The Physiological Basis of Respiratory Sensation
Respiratory sensation often occurs in patients suffering from acute or chronic respiratory and/or cardiac diseases, leading to dyspnoea. It is supported by the cortical integration of sensory pathways arising from the airways and lungs, respiratory muscles, and circulatory system. Their activation by direct electrical stimulation or circumstances mimicking pathological events (mechanical and less often chemical test agents) evokes cortical potentials and modifies the spontaneous EEG rhythms in cortical areas which also receive information from the skin, joints, and limb muscles. The quantification of respiratory sensation is obtained by psychophysical methods based on different theories linking the stimulus to its perception. Pathological or environmental circumstances act as triggers of the dyspnoea sensation. Ventilatory loading, elicited by dense gas breathing and mostly pathological airway obstruction, leads to an enhanced intrathoracic pressure and respiratory muscle work which in turn activate the vagal and respiratory muscle afferents. Experiments in healthy subjects testify for marked alterations of the tactile sensation and voluntary motor control to limb muscles when the respiratory system is loaded. These viscero-somatic interactions could partly support the well-known phenomenon of altered exercise performances and perception of the body image in patients suffering from chronic respiratory diseases, apart from any disturbances in respiratory gases.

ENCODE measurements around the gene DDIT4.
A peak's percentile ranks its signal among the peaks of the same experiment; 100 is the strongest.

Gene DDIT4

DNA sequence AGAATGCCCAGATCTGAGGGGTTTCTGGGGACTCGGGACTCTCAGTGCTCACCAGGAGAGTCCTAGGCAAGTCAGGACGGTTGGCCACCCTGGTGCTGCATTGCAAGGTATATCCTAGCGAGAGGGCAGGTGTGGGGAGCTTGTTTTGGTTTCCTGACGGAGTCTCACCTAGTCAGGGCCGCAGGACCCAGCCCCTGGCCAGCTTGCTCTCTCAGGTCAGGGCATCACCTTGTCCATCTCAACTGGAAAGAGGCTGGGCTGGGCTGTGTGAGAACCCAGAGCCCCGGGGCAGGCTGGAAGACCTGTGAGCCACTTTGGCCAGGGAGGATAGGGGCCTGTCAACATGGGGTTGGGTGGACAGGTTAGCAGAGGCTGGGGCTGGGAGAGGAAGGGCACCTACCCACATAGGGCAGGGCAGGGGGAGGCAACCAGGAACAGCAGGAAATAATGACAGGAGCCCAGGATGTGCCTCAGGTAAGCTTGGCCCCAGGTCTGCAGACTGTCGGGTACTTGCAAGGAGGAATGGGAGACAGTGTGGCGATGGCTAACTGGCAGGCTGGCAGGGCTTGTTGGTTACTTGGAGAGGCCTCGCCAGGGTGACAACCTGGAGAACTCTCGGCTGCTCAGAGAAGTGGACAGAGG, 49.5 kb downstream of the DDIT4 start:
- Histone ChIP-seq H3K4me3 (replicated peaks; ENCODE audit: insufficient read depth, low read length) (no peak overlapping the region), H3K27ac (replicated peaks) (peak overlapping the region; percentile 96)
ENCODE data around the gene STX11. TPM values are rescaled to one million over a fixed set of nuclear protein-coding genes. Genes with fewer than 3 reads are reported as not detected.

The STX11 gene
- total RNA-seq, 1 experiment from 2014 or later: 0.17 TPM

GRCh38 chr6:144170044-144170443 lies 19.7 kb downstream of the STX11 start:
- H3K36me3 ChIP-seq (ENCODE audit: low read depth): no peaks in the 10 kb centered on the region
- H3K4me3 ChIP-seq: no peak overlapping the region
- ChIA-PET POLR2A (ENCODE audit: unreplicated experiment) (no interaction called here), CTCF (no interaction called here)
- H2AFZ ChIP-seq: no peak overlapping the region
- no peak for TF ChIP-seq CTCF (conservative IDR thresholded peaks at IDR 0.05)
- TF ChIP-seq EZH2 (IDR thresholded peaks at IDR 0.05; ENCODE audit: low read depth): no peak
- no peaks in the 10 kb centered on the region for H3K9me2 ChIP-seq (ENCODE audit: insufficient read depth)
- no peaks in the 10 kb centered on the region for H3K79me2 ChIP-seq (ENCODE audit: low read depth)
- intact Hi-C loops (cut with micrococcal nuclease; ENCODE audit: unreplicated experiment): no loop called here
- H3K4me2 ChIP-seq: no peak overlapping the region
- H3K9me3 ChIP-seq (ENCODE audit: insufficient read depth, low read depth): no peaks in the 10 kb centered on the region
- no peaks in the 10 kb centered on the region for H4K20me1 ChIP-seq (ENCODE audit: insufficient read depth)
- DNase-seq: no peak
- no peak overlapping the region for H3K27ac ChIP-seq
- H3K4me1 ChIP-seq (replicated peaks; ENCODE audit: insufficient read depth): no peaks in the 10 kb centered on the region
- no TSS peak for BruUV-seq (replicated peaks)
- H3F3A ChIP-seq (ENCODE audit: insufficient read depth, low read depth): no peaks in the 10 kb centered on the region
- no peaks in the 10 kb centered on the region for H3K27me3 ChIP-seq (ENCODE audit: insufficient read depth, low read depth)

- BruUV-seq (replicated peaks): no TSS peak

Keywords: Respiratory sensation, dyspnoea, respiratory afferents, sensorimotor control
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